It seems every week there is a new government initiative to revamp the UK economy. But one that did grab the attention last week was the announcement of a £15.5m funding package by David Cameron support the UK’s most innovative firms and encourage the establishment of specialist clusters.
In addition, world-class tech experts will receive fast-tracked visas to help attract top tech talent to the UK’s digital economy from overseas.
Extending the government’s “exceptional talent visa” route to tech stars is an acknowledgement of the potential for tech business to really carry the UK economy forward, and in principle, this sounds like a smart move. By its nature, Tech City in particular is a vibrant and fast-growing breeding ground for potential big business to take off. It is recognised as Europe’s leader in the tech space and access to fast talent from abroad will certainly help to stimulate this further.
But, is this a long term solution to boost the UK’s tech economy, or a short-term fix to kick-start growth? Will this stifle the UK’s own budding tech stars from making it big? Moreover, does that really matter? If UK tech businesses are succeeding and driving growth in the economy, does it matter how they get there, or is it just as important that the opportunity for burning UK tech talent isn’t extinguished?
Would an influx of highly talented foreign tech stars even have a negative impact on the UK’s own tech talent? This isn’t a discussion unique to the tech industry of course. There has long been an argument in football that the top clubs in England purchasing rising football players from abroad is hampering Britain’s own potential young talent from progressing, and the national team’s performance for the last 20 years would back that claim. But surely, the best players will come through anyway, and in fact, are Britain’s top youngsters not benefitting from having better players around them, day in, day out? Perhaps then, it’s an issue at grass roots level?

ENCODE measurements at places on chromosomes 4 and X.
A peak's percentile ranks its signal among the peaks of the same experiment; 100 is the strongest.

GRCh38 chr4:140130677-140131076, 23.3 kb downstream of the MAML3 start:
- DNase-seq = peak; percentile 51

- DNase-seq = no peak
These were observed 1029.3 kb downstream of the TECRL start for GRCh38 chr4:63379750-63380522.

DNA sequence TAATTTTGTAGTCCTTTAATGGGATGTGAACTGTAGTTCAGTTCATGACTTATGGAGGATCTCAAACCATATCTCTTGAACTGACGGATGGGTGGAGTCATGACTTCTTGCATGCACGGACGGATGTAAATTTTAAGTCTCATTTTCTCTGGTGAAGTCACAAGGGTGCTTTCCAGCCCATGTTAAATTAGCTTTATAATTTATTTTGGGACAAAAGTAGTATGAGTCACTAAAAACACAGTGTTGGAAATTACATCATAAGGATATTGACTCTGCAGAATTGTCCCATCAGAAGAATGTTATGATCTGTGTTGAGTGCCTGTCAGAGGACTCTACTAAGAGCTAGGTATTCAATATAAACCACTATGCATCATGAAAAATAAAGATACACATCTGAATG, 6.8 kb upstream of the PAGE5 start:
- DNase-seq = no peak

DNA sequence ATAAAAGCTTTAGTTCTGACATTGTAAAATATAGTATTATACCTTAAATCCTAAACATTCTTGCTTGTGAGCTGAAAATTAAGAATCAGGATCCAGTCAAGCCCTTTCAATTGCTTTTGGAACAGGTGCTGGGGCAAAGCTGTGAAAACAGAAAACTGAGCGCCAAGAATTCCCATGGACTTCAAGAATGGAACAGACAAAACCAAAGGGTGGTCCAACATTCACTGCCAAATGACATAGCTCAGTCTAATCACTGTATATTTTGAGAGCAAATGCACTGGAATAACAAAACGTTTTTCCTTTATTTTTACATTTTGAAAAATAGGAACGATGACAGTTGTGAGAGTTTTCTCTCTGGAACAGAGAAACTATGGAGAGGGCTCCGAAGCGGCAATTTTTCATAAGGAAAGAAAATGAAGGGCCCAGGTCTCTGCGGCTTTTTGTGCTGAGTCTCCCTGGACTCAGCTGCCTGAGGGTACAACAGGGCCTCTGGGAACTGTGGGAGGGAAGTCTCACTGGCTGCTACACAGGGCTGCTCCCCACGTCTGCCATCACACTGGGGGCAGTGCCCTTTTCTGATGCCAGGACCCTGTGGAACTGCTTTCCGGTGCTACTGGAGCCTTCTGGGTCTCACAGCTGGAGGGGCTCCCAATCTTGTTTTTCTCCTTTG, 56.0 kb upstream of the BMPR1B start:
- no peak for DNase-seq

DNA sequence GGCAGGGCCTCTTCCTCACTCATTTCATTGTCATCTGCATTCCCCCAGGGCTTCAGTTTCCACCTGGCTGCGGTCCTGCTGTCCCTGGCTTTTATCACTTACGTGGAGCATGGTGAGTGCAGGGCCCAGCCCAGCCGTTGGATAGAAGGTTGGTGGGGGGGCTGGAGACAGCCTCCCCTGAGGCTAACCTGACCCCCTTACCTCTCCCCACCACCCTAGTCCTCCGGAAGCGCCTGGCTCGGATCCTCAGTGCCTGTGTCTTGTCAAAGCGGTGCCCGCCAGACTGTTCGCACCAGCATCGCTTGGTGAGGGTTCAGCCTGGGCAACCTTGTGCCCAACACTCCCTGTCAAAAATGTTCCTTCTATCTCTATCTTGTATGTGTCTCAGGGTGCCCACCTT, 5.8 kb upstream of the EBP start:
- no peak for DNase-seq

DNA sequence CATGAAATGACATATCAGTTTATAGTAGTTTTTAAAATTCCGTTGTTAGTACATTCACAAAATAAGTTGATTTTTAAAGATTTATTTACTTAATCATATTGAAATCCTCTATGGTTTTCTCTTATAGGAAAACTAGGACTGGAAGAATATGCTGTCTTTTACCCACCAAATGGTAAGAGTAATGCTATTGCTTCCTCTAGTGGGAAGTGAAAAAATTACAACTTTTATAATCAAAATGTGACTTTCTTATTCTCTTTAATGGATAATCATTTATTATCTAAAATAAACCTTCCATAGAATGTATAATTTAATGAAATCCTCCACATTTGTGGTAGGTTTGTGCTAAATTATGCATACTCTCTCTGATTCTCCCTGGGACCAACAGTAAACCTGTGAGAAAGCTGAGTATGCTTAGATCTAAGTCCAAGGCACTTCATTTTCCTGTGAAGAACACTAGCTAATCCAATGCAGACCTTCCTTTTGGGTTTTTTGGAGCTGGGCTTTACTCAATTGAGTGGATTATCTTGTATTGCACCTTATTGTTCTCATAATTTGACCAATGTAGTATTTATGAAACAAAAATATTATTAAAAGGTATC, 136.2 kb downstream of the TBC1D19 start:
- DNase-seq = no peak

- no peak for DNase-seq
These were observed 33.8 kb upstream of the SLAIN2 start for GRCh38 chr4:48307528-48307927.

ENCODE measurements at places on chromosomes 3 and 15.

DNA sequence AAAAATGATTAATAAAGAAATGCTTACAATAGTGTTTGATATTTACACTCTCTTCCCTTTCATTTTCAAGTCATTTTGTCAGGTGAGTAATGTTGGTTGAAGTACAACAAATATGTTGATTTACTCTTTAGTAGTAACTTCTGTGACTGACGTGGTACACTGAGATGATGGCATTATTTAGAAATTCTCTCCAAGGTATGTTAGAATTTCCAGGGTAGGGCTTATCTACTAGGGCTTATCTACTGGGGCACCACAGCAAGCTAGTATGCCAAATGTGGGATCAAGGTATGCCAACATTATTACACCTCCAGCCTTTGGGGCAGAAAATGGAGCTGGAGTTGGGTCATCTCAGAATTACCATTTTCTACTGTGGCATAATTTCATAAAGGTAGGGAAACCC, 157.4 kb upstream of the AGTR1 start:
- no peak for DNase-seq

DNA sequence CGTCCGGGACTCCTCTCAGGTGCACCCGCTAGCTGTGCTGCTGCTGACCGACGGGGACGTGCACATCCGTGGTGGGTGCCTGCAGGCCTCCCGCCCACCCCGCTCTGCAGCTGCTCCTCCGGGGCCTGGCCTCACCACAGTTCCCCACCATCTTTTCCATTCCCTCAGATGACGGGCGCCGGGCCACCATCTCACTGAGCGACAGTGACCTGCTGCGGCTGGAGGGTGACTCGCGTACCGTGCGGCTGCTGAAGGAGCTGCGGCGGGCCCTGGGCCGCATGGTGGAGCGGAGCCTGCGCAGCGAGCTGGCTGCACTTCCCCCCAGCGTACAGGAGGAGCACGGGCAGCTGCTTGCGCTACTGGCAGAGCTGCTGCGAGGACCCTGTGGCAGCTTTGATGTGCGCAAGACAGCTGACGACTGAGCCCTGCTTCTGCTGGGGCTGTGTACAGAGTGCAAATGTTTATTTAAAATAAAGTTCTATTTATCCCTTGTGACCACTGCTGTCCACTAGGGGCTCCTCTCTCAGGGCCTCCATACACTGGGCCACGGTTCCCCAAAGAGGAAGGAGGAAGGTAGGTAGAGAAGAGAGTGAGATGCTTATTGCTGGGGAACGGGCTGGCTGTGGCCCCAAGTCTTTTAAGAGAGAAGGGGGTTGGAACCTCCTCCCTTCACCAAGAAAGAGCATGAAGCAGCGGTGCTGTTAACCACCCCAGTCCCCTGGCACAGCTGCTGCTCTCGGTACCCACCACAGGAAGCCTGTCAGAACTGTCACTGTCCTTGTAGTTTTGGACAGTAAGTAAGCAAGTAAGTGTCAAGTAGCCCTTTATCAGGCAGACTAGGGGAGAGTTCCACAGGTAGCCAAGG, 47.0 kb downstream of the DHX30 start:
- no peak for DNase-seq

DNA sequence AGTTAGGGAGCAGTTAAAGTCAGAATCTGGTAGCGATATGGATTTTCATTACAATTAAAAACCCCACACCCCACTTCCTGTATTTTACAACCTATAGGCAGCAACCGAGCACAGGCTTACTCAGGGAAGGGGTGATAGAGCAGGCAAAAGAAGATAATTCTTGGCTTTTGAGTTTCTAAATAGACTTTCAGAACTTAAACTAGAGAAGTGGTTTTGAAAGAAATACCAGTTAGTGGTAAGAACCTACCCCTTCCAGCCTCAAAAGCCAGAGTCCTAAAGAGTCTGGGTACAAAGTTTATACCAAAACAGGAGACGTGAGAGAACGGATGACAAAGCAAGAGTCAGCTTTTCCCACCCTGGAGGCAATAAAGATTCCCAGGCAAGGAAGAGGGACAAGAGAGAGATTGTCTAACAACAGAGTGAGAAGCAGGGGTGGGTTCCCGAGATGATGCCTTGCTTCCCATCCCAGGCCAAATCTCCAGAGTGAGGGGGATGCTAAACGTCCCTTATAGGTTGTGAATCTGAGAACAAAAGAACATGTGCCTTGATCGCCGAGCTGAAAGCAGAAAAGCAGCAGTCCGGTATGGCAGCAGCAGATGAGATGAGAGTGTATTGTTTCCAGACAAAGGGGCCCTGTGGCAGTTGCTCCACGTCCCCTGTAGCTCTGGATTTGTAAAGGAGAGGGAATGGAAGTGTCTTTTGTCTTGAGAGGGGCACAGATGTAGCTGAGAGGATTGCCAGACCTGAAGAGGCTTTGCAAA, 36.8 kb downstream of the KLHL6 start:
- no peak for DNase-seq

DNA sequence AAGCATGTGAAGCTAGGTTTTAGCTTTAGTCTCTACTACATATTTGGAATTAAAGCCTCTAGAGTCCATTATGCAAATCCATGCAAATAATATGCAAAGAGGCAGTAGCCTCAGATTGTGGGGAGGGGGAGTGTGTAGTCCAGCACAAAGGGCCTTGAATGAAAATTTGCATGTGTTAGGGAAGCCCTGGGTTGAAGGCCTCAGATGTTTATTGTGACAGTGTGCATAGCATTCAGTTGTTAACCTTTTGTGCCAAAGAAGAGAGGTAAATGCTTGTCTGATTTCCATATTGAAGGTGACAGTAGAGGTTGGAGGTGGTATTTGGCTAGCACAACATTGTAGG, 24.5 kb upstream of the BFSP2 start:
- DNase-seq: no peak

Can the same be said of the tech industry? The government’s much vaunted and long delayed new curriculum would suggest that this is something they have also recognised, mapping out that computing skills must be at the heart of teaching for all lessons, from primary school age. No doubt that is the right approach. However, in reality, with education budgets tighter than ever, and some schools boasting a single IT suite fitted with 30 five-year-old desktop computers to serve 300+ children, how will that work in practice. Beyond that, will the hike in university fees prevent some potential top talent from ever making it that far? Or, will the brightest young minds find a way of coming through anyway – teaching themselves to succeed in their bedrooms and becoming the next Zuckerberg?
Perhaps the money generated for the government through this scheme, if it allows Tech City to fully take-off and flourish, should be re-invested in computing at ‘grass roots’ level – schools – to ensure that we have both the long-term and short-term answers to making the UK a tech power.